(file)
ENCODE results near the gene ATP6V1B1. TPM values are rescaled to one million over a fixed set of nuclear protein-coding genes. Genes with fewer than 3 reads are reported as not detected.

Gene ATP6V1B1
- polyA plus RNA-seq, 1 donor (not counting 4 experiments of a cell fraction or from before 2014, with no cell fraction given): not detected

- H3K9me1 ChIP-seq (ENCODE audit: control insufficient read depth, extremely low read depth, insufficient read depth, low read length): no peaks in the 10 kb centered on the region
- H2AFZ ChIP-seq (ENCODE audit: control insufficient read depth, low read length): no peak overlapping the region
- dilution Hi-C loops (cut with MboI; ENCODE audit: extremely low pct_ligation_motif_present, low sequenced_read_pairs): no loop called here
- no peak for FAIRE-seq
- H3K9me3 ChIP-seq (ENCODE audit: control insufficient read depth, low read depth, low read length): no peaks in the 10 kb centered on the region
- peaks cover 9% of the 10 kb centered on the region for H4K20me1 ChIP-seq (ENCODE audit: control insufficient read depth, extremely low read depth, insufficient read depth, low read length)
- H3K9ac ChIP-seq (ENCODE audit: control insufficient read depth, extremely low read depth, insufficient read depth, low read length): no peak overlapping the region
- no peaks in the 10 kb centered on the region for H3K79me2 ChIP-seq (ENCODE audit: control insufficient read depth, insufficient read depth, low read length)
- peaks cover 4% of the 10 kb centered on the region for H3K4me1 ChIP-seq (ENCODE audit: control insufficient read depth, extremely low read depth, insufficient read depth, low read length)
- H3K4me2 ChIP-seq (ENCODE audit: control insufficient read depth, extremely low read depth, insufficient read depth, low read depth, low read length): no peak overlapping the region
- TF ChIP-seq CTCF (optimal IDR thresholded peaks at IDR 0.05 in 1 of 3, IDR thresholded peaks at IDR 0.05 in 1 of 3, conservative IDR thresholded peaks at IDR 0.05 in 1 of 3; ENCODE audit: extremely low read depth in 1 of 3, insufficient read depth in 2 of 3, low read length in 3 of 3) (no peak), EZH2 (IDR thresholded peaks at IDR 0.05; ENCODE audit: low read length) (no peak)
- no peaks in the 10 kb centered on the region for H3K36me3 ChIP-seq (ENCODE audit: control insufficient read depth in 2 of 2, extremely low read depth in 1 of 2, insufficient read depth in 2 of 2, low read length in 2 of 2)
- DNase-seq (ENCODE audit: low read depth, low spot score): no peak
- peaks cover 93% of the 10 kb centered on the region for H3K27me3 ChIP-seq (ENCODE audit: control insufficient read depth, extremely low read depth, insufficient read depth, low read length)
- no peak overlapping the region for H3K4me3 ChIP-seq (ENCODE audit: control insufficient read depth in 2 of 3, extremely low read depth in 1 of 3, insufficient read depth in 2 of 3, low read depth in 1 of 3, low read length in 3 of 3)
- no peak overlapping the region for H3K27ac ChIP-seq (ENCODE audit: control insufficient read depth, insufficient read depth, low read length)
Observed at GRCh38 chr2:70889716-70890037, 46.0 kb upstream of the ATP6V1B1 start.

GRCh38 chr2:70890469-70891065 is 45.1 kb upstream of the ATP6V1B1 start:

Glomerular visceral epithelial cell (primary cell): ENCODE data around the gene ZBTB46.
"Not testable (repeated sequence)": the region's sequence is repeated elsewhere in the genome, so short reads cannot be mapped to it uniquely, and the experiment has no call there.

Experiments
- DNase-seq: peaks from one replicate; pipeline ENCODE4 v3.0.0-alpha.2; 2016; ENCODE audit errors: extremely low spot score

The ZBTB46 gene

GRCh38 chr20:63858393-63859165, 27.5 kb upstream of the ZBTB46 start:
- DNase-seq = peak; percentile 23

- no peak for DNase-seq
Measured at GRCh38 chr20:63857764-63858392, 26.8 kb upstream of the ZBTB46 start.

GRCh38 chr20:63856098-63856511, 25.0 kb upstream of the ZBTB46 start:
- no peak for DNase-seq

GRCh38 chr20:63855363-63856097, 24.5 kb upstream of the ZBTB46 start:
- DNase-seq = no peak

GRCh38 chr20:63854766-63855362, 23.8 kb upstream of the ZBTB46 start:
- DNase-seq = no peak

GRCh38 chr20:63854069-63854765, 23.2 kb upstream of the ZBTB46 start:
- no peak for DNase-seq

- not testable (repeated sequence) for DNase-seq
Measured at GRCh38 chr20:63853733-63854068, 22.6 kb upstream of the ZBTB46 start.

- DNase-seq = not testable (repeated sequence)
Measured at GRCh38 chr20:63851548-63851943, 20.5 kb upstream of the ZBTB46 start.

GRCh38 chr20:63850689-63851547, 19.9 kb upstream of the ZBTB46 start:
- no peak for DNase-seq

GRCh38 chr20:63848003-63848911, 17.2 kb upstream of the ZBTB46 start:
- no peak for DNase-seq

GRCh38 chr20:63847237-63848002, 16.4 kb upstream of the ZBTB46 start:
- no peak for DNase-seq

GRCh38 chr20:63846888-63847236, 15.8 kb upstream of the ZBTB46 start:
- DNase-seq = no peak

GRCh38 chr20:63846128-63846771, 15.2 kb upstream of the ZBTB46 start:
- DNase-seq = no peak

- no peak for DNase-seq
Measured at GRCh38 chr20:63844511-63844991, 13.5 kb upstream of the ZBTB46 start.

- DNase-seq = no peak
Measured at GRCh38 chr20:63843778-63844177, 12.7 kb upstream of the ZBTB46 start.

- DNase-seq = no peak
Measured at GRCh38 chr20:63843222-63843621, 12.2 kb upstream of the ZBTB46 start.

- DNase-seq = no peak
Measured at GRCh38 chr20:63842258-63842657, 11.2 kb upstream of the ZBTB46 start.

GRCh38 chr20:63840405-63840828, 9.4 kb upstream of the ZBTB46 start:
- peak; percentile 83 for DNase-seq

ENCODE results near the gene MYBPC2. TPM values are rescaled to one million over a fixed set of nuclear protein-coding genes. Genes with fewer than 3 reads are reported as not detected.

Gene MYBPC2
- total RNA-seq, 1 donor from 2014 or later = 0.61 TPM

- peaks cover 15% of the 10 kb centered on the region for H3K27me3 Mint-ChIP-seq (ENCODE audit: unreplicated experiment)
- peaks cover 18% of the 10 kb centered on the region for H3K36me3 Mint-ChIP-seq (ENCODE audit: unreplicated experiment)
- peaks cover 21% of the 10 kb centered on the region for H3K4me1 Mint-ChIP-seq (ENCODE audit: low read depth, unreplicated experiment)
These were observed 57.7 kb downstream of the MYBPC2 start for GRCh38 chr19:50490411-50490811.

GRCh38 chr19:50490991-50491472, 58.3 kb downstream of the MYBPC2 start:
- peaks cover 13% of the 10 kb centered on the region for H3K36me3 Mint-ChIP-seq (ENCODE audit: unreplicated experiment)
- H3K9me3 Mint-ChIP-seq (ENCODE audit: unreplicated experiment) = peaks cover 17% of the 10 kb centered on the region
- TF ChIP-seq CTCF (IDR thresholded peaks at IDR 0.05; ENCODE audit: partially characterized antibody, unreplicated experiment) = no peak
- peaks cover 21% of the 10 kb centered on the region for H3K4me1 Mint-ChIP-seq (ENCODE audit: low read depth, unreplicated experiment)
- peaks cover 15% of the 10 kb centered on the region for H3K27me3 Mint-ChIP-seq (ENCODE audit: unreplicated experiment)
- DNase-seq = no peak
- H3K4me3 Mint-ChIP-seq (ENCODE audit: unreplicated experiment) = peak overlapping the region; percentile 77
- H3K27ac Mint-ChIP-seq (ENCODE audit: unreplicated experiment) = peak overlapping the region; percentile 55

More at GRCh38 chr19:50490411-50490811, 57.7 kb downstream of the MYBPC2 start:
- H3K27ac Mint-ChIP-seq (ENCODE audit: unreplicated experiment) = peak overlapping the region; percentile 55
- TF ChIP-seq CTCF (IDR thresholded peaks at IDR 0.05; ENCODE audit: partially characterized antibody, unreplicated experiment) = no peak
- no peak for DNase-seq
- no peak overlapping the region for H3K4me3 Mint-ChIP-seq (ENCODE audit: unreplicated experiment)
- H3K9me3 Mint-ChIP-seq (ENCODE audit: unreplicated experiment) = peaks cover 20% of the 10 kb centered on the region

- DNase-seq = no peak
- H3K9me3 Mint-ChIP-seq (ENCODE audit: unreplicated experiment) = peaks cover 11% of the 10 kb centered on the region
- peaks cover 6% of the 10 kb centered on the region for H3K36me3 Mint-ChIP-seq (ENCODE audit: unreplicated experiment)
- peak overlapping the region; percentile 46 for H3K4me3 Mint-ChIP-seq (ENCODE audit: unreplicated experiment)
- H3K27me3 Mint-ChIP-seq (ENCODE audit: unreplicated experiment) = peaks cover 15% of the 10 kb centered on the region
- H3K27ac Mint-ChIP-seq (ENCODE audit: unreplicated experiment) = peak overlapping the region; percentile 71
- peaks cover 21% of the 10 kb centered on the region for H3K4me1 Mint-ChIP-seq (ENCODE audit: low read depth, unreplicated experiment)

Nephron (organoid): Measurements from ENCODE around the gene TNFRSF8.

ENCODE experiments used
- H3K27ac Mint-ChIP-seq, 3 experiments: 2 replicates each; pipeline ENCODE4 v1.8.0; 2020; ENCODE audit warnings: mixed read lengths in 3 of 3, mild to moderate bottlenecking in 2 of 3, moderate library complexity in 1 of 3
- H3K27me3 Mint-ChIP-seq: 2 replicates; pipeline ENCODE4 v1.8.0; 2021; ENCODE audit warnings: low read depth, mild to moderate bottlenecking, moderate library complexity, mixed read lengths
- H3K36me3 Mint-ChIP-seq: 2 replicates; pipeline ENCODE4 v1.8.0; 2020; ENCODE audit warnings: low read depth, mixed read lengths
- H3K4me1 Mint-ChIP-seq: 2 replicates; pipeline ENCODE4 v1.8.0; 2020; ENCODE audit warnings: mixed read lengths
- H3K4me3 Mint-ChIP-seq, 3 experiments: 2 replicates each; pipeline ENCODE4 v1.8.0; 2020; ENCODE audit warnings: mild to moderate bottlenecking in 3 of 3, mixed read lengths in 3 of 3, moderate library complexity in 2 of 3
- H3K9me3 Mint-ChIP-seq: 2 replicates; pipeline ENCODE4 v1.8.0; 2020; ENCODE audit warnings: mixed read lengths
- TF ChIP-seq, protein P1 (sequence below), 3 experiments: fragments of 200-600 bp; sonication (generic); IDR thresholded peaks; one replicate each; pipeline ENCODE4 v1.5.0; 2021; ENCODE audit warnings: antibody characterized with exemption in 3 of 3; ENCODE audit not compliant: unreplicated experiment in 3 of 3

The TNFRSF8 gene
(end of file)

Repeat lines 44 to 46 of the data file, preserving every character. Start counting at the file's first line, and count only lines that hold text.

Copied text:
- no peak for DNase-seq

GRCh38 chr20:63848003-63848911, 17.2 kb upstream of the ZBTB46 start:
- no peak for DNase-seq